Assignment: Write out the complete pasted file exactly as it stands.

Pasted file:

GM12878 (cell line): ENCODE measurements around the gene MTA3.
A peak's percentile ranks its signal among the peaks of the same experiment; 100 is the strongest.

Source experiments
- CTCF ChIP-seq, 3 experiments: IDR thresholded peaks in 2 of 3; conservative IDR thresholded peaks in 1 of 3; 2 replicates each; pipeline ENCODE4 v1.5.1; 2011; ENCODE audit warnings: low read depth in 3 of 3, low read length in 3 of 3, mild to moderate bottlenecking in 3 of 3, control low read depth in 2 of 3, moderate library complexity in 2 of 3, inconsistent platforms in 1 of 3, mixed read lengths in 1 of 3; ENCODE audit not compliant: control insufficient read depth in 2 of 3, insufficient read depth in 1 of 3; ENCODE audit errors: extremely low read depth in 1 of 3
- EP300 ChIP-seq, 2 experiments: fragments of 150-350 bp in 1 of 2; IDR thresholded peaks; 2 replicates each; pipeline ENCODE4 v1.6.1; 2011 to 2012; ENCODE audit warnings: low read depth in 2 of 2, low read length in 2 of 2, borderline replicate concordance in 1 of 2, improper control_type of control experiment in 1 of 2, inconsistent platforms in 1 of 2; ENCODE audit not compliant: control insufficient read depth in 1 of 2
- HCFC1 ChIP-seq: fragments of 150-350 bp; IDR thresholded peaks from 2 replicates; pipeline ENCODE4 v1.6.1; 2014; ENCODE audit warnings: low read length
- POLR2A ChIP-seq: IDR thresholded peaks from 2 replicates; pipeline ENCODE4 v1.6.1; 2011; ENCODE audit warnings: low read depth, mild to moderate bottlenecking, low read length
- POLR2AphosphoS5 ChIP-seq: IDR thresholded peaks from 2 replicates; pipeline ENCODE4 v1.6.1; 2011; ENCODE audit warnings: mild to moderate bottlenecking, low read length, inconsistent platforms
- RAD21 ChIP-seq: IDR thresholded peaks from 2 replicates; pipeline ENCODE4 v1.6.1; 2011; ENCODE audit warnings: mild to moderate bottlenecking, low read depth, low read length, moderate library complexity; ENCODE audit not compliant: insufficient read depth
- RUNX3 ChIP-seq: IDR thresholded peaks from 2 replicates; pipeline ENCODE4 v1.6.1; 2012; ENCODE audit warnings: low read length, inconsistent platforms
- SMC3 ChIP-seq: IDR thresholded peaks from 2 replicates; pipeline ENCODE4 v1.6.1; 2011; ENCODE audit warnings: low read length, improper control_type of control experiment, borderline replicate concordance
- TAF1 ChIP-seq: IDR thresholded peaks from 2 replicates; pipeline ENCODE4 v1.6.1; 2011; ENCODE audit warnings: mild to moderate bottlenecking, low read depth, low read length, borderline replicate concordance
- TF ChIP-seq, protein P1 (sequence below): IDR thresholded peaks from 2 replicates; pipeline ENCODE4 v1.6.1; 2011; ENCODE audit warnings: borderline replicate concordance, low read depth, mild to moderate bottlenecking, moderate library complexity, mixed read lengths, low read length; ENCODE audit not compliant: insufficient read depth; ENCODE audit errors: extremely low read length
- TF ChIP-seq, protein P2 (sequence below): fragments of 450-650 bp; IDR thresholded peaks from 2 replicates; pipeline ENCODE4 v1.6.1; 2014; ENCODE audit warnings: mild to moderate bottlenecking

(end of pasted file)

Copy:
GM12878 (cell line): ENCODE measurements around the gene MTA3.
A peak's percentile ranks its signal among the peaks of the same experiment; 100 is the strongest.

Source experiments
- CTCF ChIP-seq, 3 experiments: IDR thresholded peaks in 2 of 3; conservative IDR thresholded peaks in 1 of 3; 2 replicates each; pipeline ENCODE4 v1.5.1; 2011; ENCODE audit warnings: low read depth in 3 of 3, low read length in 3 of 3, mild to moderate bottlenecking in 3 of 3, control low read depth in 2 of 3, moderate library complexity in 2 of 3, inconsistent platforms in 1 of 3, mixed read lengths in 1 of 3; ENCODE audit not compliant: control insufficient read depth in 2 of 3, insufficient read depth in 1 of 3; ENCODE audit errors: extremely low read depth in 1 of 3
- EP300 ChIP-seq, 2 experiments: fragments of 150-350 bp in 1 of 2; IDR thresholded peaks; 2 replicates each; pipeline ENCODE4 v1.6.1; 2011 to 2012; ENCODE audit warnings: low read depth in 2 of 2, low read length in 2 of 2, borderline replicate concordance in 1 of 2, improper control_type of control experiment in 1 of 2, inconsistent platforms in 1 of 2; ENCODE audit not compliant: control insufficient read depth in 1 of 2
- HCFC1 ChIP-seq: fragments of 150-350 bp; IDR thresholded peaks from 2 replicates; pipeline ENCODE4 v1.6.1; 2014; ENCODE audit warnings: low read length
- POLR2A ChIP-seq: IDR thresholded peaks from 2 replicates; pipeline ENCODE4 v1.6.1; 2011; ENCODE audit warnings: low read depth, mild to moderate bottlenecking, low read length
- POLR2AphosphoS5 ChIP-seq: IDR thresholded peaks from 2 replicates; pipeline ENCODE4 v1.6.1; 2011; ENCODE audit warnings: mild to moderate bottlenecking, low read length, inconsistent platforms
- RAD21 ChIP-seq: IDR thresholded peaks from 2 replicates; pipeline ENCODE4 v1.6.1; 2011; ENCODE audit warnings: mild to moderate bottlenecking, low read depth, low read length, moderate library complexity; ENCODE audit not compliant: insufficient read depth
- RUNX3 ChIP-seq: IDR thresholded peaks from 2 replicates; pipeline ENCODE4 v1.6.1; 2012; ENCODE audit warnings: low read length, inconsistent platforms
- SMC3 ChIP-seq: IDR thresholded peaks from 2 replicates; pipeline ENCODE4 v1.6.1; 2011; ENCODE audit warnings: low read length, improper control_type of control experiment, borderline replicate concordance
- TAF1 ChIP-seq: IDR thresholded peaks from 2 replicates; pipeline ENCODE4 v1.6.1; 2011; ENCODE audit warnings: mild to moderate bottlenecking, low read depth, low read length, borderline replicate concordance
- TF ChIP-seq, protein P1 (sequence below): IDR thresholded peaks from 2 replicates; pipeline ENCODE4 v1.6.1; 2011; ENCODE audit warnings: borderline replicate concordance, low read depth, mild to moderate bottlenecking, moderate library complexity, mixed read lengths, low read length; ENCODE audit not compliant: insufficient read depth; ENCODE audit errors: extremely low read length
- TF ChIP-seq, protein P2 (sequence below): fragments of 450-650 bp; IDR thresholded peaks from 2 replicates; pipeline ENCODE4 v1.6.1; 2014; ENCODE audit warnings: mild to moderate bottlenecking